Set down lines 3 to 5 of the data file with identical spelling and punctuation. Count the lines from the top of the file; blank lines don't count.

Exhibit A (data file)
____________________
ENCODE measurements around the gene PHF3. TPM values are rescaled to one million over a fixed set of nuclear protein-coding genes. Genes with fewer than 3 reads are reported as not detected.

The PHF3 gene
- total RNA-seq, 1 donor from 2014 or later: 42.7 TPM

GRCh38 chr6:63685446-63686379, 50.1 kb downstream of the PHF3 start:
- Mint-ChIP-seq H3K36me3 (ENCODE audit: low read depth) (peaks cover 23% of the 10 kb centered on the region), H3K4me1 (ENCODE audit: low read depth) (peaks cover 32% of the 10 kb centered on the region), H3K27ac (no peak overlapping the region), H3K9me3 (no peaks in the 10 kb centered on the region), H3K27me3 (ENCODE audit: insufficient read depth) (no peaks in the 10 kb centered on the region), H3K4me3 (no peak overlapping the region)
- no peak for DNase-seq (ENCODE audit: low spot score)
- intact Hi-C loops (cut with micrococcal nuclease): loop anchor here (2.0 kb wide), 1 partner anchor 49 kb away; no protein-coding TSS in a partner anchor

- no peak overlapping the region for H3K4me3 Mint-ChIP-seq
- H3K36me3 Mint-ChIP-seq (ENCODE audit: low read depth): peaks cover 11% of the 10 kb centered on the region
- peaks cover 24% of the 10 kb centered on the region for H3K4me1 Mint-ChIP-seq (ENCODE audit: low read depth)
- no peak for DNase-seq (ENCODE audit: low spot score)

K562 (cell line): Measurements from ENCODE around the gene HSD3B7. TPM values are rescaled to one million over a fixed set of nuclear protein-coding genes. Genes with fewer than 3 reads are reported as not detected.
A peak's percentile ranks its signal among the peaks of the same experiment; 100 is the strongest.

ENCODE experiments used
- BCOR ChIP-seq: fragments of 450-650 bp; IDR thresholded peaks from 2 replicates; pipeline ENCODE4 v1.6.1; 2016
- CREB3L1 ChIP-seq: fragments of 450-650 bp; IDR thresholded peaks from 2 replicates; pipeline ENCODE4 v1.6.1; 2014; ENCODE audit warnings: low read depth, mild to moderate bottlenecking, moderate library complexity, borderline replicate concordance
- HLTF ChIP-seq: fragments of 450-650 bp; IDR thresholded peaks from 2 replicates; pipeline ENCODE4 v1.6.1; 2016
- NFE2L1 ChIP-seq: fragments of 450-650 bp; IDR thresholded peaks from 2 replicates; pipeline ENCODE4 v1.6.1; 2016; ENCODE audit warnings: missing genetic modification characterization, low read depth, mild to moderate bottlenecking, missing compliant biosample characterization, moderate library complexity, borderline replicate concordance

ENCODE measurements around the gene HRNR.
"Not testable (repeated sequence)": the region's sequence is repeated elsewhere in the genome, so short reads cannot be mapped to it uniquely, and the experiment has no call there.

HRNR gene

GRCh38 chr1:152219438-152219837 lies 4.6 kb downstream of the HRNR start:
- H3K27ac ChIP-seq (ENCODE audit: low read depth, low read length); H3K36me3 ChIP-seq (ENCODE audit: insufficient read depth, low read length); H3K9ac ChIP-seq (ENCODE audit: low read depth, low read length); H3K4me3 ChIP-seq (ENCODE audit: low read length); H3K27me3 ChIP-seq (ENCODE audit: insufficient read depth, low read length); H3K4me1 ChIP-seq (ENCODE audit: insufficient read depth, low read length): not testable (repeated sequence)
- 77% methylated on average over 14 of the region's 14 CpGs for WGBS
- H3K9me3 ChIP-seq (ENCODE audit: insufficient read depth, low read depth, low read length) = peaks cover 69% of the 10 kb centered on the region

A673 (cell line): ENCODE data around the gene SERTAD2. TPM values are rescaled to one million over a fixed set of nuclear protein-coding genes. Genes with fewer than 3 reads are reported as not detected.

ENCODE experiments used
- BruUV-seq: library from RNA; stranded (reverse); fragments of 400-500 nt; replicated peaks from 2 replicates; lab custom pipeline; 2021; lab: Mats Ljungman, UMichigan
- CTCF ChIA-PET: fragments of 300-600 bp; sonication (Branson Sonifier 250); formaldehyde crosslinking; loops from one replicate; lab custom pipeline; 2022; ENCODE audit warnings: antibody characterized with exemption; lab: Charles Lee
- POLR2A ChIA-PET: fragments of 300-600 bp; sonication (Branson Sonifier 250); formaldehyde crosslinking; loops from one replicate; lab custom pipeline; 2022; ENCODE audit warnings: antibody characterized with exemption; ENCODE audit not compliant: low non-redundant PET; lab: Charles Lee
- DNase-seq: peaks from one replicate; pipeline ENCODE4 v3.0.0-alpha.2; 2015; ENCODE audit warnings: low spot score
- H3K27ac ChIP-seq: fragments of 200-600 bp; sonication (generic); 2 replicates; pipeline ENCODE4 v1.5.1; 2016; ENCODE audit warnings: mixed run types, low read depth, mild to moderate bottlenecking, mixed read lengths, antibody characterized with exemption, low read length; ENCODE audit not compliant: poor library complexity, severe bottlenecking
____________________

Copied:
- total RNA-seq, 1 donor from 2014 or later: 42.7 TPM

GRCh38 chr6:63685446-63686379, 50.1 kb downstream of the PHF3 start:
- Mint-ChIP-seq H3K36me3 (ENCODE audit: low read depth) (peaks cover 23% of the 10 kb centered on the region), H3K4me1 (ENCODE audit: low read depth) (peaks cover 32% of the 10 kb centered on the region), H3K27ac (no peak overlapping the region), H3K9me3 (no peaks in the 10 kb centered on the region), H3K27me3 (ENCODE audit: insufficient read depth) (no peaks in the 10 kb centered on the region), H3K4me3 (no peak overlapping the region)